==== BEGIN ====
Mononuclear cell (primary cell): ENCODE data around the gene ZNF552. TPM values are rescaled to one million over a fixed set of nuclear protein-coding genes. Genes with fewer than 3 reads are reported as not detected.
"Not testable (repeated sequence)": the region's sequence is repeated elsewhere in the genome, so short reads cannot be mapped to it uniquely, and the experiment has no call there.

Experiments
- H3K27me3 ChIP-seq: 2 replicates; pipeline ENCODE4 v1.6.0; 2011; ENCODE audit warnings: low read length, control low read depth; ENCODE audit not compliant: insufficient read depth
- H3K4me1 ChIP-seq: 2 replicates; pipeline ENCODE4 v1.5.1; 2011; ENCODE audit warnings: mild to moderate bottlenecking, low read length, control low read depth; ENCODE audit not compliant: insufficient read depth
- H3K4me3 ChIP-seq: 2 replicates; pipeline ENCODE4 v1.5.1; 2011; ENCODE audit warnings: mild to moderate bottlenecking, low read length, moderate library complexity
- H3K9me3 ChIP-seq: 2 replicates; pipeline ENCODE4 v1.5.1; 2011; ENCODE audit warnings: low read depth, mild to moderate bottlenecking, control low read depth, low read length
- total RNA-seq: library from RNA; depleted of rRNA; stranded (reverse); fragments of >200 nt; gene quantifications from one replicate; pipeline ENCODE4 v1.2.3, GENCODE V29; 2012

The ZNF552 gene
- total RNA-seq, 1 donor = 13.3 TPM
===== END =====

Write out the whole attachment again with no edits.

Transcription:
Mononuclear cell (primary cell): ENCODE data around the gene ZNF552. TPM values are rescaled to one million over a fixed set of nuclear protein-coding genes. Genes with fewer than 3 reads are reported as not detected.
"Not testable (repeated sequence)": the region's sequence is repeated elsewhere in the genome, so short reads cannot be mapped to it uniquely, and the experiment has no call there.

Experiments
- H3K27me3 ChIP-seq: 2 replicates; pipeline ENCODE4 v1.6.0; 2011; ENCODE audit warnings: low read length, control low read depth; ENCODE audit not compliant: insufficient read depth
- H3K4me1 ChIP-seq: 2 replicates; pipeline ENCODE4 v1.5.1; 2011; ENCODE audit warnings: mild to moderate bottlenecking, low read length, control low read depth; ENCODE audit not compliant: insufficient read depth
- H3K4me3 ChIP-seq: 2 replicates; pipeline ENCODE4 v1.5.1; 2011; ENCODE audit warnings: mild to moderate bottlenecking, low read length, moderate library complexity
- H3K9me3 ChIP-seq: 2 replicates; pipeline ENCODE4 v1.5.1; 2011; ENCODE audit warnings: low read depth, mild to moderate bottlenecking, control low read depth, low read length
- total RNA-seq: library from RNA; depleted of rRNA; stranded (reverse); fragments of >200 nt; gene quantifications from one replicate; pipeline ENCODE4 v1.2.3, GENCODE V29; 2012

The ZNF552 gene
- total RNA-seq, 1 donor = 13.3 TPM